Saturday, November 20, 2010

The Anvil of Crom: Squashing the negativity bug

by Jef Reahard Oct 31st 2010 at 12:00PM

Filed under: Fantasy, Age of Conan, Opinion, The Anvil of Crom

Anvil of Crom bannerMMORPGs tend to attract a rather ranty segment of the gaming population. Actually, let me back up. MMORPG forums tend to attract a rather ranty segment of the gaming population. Whether or not a given game's general population is as perennially dissatisfied as the vocal folks on the official boards is a matter of conjecture, but conventional wisdom holds (and I happen to agree) that most of the people are contentedly playing while a subset are engaging in all manner of forum drama.

Writers aren't immune to this negativity bug either, as occasionally things will rub us the wrong way about our favorite genre (or a particular game), and we'll feel the need to speak out. I've been battling this particular demon lately myself, and whether it's a matter of burnout, stress, or simply observing that a lot of things really do suck, I feel it's important to occasionally step back and examine why exactly I'm playing a particular game as well as spending a part of my professional life covering this genre. It stands to reason that I wouldn't be here if everything were all bad all the time, so this is as fine a time as any to highlight some of the good.
Smuggler route
Age of Conan is a title that, while still possessed of some fairly significant issues, manages to be fun more often than not. While I'm not here to blow smoke or pour honey, I will tell you that MMORPGs (like a lot of endeavors, hobby or otherwise) are what you make of them. While there are plenty of things I hope to see Funcom fix (*cough* crafting *cough*), none of them prevents me from enjoying the little things that make Hyboria an engaging experience.


Despite players' feelings that AoC has become a PvE-centric game after the 1.05 update, Funcom continues to give us a game that features a multitude of things to do. True, all of them involve grinding of some sort, but you kind of know that already when you sign up for a themepark MMORPG. The Tortage experience notwithstanding, AoC is one of the more replayable games I've been involved with over the last few years. This has to do with three things, all of them related. One is the variety of quest content, some of it existing very early in the game's life, but much of it released via patches and the Godslayer expansion. I'm thinking specifically of zones like Tarantia Commons, Ymir's Pass, and of course the whole of Khitai.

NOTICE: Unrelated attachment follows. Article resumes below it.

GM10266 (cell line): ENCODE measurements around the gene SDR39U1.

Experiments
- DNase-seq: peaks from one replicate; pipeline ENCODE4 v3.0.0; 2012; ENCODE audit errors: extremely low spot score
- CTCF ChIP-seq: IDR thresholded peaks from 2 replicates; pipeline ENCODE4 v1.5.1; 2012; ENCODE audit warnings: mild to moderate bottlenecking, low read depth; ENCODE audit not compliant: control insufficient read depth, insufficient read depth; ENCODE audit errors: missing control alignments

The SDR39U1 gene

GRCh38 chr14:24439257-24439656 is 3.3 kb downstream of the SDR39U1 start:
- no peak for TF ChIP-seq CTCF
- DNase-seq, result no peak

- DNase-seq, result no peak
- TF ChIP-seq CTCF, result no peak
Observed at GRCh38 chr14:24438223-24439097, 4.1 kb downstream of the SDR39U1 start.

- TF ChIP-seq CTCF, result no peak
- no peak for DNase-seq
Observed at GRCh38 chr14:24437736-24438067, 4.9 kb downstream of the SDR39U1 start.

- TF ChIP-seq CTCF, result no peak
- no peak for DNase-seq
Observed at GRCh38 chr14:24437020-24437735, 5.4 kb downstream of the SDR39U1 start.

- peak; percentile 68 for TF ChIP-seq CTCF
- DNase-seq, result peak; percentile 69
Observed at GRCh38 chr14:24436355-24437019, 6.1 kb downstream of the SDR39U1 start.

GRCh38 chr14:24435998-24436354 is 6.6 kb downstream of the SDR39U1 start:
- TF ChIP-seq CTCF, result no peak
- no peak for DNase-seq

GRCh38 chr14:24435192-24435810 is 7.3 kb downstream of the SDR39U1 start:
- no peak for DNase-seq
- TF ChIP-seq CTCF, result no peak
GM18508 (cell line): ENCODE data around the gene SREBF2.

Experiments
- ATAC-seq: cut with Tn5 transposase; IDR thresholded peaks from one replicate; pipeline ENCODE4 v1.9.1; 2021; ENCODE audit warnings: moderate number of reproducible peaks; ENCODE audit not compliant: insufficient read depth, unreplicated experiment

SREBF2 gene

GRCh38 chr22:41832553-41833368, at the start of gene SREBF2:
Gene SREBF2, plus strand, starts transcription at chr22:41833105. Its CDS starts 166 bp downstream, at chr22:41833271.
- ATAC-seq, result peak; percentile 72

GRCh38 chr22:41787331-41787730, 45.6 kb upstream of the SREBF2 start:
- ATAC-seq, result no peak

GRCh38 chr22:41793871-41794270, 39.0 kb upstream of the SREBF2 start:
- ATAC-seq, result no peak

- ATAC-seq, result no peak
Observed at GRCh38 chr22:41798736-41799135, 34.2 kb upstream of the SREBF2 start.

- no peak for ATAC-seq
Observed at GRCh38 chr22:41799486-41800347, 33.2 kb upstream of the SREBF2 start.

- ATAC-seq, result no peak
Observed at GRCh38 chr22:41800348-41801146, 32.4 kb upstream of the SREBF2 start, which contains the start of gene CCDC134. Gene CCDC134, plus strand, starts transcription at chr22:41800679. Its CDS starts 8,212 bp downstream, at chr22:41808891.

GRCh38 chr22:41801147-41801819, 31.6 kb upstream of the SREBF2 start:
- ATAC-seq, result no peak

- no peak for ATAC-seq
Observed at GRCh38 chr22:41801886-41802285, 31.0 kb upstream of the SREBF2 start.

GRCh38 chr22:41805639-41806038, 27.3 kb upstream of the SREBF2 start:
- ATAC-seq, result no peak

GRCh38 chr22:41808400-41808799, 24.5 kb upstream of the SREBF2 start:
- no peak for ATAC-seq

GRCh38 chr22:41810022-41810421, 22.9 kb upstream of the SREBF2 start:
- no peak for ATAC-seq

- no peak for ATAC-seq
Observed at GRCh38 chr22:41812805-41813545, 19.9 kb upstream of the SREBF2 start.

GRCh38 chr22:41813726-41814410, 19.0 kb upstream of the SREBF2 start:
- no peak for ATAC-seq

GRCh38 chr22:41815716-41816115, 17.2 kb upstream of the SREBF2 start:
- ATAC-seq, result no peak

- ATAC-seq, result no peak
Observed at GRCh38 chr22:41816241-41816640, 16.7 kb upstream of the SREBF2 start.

What can you do when you grow tired of all the questing? That's where the second option -- PvP -- comes in (assuming you haven't rolled on an FFA server already of course). PvE, and indeed the entire game, truly becomes a different animal if you choose to make a go of it on Tyranny or Cimmeria. If you opt to stay with the consensual PvP flavors offered on the PvE shards, you can start queuing for minigames while you're still a Tortage newblet, and this continues all the way through level 80. Yes, the queues are sometimes long depending on your server and the time of day, but rare is the occasion when I've logged off due to the inability to get a minigame going.

Crafting is the third option (even though it leaves something to be desired), as is the respectable amount of resource-gathering needing to master it. While obtaining some of the rare drops is a bit grindier than I'd prefer, the trade-off is that you've got an incentive to wander the vast wilds of one of the more picturesque MMORPG worlds.

Tarantia gateThe world